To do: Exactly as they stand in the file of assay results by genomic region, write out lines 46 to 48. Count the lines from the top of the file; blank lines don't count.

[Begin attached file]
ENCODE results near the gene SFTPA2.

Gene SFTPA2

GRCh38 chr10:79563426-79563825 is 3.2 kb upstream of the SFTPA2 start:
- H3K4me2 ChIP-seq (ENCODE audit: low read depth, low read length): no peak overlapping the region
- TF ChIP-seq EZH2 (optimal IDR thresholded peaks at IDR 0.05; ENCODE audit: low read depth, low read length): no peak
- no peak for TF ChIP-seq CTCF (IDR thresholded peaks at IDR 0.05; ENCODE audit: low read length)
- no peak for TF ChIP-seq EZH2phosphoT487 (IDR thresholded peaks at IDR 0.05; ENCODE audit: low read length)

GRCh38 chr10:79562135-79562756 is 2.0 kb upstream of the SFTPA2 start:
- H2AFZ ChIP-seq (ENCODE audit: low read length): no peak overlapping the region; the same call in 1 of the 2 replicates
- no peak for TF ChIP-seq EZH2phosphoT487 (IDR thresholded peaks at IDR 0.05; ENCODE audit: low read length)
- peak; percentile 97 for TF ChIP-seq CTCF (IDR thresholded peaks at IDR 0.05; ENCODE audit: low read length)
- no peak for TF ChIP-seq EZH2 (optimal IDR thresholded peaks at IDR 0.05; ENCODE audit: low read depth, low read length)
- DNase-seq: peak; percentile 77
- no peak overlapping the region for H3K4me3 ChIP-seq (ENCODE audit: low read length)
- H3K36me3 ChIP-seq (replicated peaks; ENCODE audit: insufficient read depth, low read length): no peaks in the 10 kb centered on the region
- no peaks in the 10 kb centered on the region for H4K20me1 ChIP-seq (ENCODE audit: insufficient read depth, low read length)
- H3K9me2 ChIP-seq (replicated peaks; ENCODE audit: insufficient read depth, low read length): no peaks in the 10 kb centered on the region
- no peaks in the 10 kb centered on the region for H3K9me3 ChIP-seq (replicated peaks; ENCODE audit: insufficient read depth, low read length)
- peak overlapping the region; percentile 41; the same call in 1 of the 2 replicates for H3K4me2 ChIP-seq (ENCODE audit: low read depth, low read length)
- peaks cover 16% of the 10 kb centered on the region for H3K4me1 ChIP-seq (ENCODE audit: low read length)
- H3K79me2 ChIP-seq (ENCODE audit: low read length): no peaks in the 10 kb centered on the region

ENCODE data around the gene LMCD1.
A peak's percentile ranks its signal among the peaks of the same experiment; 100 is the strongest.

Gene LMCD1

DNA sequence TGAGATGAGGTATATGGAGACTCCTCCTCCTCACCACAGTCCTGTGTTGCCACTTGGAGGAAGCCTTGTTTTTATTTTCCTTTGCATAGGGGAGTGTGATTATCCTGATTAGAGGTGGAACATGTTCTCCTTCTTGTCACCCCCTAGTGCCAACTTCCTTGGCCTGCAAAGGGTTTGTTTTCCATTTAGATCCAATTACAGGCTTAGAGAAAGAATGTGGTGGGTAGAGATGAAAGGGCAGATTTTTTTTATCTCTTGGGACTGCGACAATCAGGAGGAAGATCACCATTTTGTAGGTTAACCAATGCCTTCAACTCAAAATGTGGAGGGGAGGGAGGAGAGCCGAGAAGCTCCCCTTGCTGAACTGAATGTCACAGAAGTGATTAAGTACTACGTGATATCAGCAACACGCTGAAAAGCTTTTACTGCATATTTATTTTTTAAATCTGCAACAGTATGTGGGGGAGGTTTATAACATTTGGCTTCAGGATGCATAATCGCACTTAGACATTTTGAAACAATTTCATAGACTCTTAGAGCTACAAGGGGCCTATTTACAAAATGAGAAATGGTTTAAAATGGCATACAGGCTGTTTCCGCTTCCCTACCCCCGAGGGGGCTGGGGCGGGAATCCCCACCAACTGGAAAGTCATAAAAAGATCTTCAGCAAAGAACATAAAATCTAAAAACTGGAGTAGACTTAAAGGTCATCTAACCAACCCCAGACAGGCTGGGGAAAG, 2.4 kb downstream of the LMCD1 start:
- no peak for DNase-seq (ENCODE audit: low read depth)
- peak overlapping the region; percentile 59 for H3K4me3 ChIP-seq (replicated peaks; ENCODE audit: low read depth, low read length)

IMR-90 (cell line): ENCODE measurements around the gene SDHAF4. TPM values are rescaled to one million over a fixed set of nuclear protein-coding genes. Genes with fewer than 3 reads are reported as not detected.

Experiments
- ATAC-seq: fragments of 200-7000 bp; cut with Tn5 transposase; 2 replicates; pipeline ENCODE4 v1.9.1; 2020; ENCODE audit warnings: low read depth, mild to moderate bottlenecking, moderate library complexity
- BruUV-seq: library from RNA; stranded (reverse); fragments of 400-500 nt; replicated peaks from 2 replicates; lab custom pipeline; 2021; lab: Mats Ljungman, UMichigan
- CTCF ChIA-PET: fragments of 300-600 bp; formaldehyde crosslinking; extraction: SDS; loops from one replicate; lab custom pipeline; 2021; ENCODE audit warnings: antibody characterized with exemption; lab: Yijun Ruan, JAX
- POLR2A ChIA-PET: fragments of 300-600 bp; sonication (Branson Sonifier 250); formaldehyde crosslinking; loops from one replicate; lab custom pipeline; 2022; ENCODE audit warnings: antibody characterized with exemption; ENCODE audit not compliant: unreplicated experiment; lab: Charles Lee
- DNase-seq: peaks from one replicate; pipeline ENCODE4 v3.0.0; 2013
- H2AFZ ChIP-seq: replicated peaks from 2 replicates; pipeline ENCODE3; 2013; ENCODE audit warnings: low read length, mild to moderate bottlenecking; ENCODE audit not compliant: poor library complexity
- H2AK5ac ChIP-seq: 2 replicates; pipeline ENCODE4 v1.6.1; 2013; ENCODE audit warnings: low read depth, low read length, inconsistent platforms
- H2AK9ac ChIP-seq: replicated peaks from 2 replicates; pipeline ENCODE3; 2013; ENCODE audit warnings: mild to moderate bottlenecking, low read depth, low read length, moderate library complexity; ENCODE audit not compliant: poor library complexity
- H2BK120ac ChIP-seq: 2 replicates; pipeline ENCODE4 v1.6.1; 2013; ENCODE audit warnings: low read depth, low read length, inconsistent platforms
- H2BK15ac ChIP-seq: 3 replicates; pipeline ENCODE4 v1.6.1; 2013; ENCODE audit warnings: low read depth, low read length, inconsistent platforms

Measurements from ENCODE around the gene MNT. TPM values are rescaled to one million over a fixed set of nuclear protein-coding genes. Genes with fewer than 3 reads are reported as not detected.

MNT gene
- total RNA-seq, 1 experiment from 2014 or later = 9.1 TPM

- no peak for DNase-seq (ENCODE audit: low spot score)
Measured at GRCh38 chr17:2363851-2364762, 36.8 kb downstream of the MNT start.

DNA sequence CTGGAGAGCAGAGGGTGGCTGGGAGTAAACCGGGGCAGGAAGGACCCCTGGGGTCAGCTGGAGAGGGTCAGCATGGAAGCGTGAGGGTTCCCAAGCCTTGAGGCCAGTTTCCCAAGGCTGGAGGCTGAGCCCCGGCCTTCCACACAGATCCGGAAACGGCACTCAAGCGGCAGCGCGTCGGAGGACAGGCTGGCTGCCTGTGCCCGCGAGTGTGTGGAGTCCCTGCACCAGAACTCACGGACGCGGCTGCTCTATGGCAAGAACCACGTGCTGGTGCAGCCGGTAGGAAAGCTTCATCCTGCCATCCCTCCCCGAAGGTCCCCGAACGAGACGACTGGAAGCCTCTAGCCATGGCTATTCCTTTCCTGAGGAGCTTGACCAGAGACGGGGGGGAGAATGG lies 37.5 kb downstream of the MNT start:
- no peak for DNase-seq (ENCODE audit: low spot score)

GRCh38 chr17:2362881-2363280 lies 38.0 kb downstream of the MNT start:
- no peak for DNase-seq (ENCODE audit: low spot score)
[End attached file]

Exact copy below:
- no peak for DNase-seq (ENCODE audit: low spot score)

GRCh38 chr17:2362881-2363280 lies 38.0 kb downstream of the MNT start:
- no peak for DNase-seq (ENCODE audit: low spot score)